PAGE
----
@Speaker for the Dead: Paladins are not known for being stealthy. So once the pixies know he's nearby (from the aura), they shouldn't have trouble locating him with mundane senses.

Which is why I added the the bit about making perception rolls. :-)

The Exchange

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Lady-J wrote:

He also tuned the sprites to be abnormal giving them a feat they wouldn't normally posses

I'm running this and those sprites have deadly aim written in their statblock. Its in the mod.

The Exchange

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Lady - J, if you can't make a playable character at 15 points that isn't a full caster....well that's your issue, not the games nor the DMs.


The CDG was absolutely appropriate. These are unseelie we're talking about.

Not only that, healing magic and stabilization are things.

My houserules give my players a lot of advantages (Con score to hit points being a big one), but I also don't hesitate to have intelligent foes focus fire on the dangerous/obvious targets and spend an extra action to make sure they stay dead. My players do the same thing (I will absolutely have enemies heal up unconscious allies.)

The Exchange

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You know, I believe people are absolutely entitled to varying opinions on a topic. However, before sharing ones opinions, especially in a forum labelled "Advice", those opinions should be carefully considered.

The last bunch of negative GM posts here have shown very little regard for the actual situation nor have they actually read the OPs full posts. That makes an opinion almost useless in what is an otherwise considered discussion really. It's the equivalent of saying "because I said so, nerrrrr" in a discussion with academic experts in a topic you are vaguely familiar with.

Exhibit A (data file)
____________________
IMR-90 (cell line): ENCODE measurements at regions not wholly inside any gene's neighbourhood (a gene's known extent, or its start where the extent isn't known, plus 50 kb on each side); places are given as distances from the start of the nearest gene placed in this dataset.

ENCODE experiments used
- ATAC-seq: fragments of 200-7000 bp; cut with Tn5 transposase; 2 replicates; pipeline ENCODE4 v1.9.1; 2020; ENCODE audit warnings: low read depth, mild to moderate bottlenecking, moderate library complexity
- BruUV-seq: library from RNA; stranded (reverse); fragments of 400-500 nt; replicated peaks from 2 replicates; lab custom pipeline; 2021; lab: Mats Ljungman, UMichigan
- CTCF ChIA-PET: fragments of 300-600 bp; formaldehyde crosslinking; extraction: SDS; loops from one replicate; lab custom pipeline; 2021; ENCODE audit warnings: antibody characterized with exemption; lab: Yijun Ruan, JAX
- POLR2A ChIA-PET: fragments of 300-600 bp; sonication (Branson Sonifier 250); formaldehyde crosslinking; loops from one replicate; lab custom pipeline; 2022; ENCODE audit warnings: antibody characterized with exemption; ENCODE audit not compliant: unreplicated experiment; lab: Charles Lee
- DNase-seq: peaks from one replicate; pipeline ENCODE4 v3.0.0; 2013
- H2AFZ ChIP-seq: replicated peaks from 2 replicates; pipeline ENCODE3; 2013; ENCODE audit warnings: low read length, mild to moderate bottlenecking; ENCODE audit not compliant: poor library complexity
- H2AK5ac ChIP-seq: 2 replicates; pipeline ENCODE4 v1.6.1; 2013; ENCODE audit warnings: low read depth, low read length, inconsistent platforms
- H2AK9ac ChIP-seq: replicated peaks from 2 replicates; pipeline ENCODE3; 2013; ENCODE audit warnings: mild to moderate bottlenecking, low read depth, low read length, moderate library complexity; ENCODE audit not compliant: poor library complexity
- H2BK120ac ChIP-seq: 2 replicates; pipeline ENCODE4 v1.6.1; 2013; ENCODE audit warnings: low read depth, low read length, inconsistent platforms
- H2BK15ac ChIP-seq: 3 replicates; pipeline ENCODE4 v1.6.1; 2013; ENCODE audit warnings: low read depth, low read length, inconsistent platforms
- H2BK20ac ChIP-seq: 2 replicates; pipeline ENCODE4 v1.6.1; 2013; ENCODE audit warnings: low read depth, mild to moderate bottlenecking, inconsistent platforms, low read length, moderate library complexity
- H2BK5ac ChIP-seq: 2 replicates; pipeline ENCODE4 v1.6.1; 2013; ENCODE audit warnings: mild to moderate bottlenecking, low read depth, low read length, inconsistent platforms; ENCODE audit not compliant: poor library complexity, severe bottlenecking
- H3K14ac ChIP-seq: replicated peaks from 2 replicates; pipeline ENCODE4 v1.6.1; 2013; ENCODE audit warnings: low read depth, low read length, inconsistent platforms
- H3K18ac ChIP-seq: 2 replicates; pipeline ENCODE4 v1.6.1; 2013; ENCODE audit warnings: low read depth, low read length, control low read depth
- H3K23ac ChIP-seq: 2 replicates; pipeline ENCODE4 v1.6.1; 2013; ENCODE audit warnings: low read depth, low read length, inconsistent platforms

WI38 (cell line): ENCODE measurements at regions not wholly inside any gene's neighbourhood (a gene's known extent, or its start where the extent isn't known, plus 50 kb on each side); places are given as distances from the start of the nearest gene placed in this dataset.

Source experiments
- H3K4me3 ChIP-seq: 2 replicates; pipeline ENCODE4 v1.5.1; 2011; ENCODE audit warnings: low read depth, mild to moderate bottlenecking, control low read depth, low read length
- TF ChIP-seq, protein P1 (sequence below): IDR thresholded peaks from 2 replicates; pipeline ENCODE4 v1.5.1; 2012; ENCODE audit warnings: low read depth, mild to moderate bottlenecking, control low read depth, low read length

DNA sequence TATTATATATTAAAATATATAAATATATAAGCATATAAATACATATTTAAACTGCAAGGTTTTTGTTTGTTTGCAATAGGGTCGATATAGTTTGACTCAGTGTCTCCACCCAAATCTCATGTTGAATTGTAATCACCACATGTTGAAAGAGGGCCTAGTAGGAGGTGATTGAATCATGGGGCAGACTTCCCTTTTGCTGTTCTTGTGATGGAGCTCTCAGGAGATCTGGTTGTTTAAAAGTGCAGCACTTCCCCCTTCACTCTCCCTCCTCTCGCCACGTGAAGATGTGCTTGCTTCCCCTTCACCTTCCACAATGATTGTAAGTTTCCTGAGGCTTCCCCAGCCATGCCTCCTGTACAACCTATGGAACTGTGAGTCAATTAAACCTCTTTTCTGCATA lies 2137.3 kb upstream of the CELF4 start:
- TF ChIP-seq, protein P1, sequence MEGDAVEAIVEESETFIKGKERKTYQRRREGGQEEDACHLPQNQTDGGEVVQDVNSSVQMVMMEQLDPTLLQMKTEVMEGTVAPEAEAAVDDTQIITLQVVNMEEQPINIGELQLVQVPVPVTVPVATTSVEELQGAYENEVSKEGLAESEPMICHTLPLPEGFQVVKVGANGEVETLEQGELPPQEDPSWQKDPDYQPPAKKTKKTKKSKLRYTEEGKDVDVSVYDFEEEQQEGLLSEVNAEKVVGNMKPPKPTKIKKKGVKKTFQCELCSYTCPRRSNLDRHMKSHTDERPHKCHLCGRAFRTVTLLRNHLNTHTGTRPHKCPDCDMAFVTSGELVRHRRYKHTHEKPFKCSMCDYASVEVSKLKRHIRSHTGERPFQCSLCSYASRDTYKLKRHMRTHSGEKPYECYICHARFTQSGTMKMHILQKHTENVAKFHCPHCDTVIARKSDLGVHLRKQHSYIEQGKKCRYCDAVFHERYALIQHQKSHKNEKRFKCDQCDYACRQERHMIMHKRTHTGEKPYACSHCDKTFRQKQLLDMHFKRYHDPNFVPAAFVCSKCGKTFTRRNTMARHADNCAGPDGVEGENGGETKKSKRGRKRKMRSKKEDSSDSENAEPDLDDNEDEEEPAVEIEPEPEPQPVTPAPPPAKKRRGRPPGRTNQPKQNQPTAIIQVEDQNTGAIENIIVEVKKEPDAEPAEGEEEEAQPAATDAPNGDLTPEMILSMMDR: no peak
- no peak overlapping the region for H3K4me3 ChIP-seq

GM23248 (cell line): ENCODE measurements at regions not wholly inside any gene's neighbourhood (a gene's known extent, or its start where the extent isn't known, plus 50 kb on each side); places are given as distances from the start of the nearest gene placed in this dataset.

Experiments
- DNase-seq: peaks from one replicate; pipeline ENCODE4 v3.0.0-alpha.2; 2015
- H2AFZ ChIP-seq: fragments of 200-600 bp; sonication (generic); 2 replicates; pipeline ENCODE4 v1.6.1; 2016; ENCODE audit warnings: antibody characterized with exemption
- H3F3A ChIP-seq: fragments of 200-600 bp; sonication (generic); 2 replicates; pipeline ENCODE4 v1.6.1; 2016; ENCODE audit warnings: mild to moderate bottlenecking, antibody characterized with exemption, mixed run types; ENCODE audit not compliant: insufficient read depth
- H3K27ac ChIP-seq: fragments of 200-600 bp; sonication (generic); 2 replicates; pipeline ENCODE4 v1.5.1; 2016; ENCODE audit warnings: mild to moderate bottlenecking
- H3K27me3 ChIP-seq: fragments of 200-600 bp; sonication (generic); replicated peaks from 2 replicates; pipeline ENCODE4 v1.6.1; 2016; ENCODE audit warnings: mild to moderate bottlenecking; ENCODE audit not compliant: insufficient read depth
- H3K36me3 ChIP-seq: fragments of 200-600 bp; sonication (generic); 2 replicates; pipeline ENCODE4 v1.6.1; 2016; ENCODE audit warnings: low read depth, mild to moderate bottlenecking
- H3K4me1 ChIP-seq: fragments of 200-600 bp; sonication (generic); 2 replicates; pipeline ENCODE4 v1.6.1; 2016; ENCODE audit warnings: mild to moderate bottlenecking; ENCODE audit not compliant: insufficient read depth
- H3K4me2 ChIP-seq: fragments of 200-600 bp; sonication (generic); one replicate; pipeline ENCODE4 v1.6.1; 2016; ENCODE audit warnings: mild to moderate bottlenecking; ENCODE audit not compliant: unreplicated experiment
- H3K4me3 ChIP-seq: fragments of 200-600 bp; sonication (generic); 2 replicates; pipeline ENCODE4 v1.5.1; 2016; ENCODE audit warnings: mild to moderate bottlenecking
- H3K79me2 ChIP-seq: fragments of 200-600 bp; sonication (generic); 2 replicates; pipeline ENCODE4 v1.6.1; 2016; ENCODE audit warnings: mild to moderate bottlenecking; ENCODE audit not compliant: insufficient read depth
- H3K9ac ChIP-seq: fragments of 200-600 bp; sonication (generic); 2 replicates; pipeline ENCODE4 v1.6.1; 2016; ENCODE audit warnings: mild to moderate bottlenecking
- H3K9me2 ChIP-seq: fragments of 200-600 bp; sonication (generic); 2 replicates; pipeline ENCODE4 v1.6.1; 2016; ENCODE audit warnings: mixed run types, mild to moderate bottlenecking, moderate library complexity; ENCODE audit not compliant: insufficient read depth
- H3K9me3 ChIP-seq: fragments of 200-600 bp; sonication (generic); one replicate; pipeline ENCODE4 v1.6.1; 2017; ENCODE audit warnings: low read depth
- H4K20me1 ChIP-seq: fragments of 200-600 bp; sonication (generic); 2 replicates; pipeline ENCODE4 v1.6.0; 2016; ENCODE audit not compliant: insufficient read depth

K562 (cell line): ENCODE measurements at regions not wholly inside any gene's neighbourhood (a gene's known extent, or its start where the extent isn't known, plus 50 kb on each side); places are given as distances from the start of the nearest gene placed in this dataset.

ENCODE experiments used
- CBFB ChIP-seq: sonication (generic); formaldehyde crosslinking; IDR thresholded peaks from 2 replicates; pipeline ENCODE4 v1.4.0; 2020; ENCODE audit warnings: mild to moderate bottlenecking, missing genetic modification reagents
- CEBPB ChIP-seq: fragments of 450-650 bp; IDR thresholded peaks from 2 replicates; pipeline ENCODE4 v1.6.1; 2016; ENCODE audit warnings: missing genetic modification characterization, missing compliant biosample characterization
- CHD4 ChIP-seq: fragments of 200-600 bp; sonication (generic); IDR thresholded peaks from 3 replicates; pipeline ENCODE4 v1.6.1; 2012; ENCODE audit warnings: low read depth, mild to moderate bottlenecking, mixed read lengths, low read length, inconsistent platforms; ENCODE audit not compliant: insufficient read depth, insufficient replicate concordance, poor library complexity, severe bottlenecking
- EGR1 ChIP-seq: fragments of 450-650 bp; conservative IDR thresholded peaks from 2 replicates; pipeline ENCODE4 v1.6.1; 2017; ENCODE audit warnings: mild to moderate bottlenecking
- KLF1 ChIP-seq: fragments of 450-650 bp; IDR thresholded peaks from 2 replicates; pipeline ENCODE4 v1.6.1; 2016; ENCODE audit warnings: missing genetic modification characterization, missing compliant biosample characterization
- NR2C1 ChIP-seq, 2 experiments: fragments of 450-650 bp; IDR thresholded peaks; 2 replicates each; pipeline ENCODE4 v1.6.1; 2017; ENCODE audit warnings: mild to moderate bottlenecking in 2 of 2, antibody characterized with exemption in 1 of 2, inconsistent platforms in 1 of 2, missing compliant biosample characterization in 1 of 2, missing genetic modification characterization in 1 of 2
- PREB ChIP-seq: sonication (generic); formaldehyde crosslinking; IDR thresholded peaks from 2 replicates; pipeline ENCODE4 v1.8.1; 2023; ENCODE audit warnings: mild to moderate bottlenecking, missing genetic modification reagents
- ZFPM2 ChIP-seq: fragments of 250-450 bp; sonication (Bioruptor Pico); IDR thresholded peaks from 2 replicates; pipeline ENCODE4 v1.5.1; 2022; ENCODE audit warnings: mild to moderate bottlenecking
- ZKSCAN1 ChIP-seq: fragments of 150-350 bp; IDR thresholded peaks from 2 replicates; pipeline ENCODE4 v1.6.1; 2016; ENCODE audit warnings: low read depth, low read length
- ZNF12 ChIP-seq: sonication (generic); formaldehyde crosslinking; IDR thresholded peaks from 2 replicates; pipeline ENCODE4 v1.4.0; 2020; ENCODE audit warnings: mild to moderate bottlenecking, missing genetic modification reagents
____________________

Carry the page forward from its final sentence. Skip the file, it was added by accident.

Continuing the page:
At least guys like TOZ and CaptainYesterday had reasons why they thought fey, or indeed enemies,in general,,would not have Coup De Gras'd. And they knew the source of the module and the reasons why the enemies were different than normal. Those are opinions,I,can respect even if I don't agree.

Edit - sorry for excess commas. Typing on iPad and my fat fingers hit the wrong spot occasionally. Stupid fingers.


Maybe I am being stupid, but how is the aasimar paladin flying at level 1? Doesn't the wings feat require level 10?

And I am surprised the fey needed to coup de grace. After all, if he was knocked unconscious while flying, the falling damage probably did him in.


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Pathfinder Adventure Path, Rulebook, Starfinder Adventure Path, Starfinder Roleplaying Game, Starfinder Society Subscriber
Wrath wrote:

You know, I believe people are absolutely entitled to varying opinions on a topic. However, before sharing ones opinions, especially in a forum labelled "Advice", those opinions should be carefully considered.